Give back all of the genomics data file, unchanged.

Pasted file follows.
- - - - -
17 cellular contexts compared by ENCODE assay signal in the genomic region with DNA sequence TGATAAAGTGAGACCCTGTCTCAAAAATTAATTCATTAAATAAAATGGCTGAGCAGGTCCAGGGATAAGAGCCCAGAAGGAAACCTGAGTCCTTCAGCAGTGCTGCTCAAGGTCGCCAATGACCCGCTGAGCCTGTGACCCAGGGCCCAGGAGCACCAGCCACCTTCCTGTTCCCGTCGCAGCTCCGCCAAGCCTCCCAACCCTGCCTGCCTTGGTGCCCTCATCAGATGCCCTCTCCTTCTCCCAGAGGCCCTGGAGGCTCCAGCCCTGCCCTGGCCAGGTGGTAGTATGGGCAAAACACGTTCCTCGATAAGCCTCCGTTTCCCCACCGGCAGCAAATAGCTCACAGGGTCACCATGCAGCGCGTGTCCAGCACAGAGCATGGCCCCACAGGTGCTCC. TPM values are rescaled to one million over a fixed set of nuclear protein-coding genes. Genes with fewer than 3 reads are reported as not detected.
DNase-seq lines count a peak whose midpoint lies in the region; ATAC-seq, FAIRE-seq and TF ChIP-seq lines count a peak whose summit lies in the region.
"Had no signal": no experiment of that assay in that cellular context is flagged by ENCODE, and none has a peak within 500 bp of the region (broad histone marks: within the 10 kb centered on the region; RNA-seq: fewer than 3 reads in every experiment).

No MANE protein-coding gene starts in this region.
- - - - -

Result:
17 cellular contexts compared by ENCODE assay signal in the genomic region with DNA sequence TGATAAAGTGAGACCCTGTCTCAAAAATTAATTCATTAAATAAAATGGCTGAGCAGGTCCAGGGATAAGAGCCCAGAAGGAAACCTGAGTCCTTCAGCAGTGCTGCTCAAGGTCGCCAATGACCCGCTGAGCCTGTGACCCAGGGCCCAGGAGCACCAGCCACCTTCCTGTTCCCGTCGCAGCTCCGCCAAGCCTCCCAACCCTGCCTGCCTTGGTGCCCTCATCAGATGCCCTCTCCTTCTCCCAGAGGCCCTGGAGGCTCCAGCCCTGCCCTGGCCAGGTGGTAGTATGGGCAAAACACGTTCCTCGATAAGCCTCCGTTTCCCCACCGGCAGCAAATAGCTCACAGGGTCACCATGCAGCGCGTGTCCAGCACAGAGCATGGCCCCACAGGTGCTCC. TPM values are rescaled to one million over a fixed set of nuclear protein-coding genes. Genes with fewer than 3 reads are reported as not detected.
DNase-seq lines count a peak whose midpoint lies in the region; ATAC-seq, FAIRE-seq and TF ChIP-seq lines count a peak whose summit lies in the region.
"Had no signal": no experiment of that assay in that cellular context is flagged by ENCODE, and none has a peak within 500 bp of the region (broad histone marks: within the 10 kb centered on the region; RNA-seq: fewer than 3 reads in every experiment).

No MANE protein-coding gene starts in this region.